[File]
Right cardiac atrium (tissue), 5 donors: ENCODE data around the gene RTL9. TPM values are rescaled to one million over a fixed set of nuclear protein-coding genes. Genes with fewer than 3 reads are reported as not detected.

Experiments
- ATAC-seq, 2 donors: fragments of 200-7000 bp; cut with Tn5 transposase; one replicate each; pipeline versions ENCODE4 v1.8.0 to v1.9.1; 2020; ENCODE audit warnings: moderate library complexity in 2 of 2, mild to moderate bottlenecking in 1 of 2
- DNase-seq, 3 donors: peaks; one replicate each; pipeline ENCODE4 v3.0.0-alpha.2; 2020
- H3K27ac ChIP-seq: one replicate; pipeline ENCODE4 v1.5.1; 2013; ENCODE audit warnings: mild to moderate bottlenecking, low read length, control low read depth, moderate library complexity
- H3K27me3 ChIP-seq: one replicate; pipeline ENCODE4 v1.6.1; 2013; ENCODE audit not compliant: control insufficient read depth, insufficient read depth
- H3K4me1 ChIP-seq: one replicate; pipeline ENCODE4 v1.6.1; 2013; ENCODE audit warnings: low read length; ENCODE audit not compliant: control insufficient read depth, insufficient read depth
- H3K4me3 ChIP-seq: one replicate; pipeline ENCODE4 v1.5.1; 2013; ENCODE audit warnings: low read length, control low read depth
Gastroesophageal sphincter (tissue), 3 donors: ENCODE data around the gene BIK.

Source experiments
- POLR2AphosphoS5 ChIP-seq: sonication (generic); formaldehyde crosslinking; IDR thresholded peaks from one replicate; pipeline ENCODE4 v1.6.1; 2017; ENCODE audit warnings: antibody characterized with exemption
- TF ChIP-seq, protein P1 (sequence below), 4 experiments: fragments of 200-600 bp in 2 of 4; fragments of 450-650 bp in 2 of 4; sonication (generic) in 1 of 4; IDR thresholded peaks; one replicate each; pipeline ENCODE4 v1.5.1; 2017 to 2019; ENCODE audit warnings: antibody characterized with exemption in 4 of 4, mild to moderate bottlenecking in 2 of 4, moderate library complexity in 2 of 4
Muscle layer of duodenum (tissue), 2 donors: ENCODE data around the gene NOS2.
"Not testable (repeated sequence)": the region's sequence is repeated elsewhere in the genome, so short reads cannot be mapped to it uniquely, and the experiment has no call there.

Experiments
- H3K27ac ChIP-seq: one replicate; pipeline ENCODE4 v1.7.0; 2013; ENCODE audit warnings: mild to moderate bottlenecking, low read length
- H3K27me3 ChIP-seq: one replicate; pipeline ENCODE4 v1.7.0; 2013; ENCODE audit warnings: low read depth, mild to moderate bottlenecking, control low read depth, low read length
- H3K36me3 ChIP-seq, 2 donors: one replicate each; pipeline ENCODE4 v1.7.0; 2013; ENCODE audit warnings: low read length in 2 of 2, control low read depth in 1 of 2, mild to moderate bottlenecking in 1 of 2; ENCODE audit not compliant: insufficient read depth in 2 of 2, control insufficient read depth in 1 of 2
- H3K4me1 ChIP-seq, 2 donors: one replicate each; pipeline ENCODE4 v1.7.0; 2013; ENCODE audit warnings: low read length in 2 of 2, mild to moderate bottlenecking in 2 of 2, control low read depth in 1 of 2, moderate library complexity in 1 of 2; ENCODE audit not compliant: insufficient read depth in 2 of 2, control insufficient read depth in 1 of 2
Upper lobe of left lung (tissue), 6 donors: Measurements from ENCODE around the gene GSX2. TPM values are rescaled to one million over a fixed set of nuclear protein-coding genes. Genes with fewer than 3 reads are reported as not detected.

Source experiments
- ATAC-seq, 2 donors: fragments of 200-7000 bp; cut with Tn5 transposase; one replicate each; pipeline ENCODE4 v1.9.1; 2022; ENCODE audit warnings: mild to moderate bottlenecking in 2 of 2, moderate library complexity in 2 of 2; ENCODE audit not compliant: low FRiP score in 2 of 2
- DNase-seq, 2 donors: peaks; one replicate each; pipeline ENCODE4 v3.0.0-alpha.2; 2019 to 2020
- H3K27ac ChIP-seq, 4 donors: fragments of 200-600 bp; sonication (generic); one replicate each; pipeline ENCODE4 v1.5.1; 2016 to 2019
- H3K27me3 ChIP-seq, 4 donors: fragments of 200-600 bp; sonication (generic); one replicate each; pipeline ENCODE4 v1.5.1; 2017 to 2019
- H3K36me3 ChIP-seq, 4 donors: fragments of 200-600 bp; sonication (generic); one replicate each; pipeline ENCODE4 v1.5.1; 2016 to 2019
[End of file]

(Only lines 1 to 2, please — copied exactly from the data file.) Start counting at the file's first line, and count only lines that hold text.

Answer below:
Right cardiac atrium (tissue), 5 donors: ENCODE data around the gene RTL9. TPM values are rescaled to one million over a fixed set of nuclear protein-coding genes. Genes with fewer than 3 reads are reported as not detected.

Experiments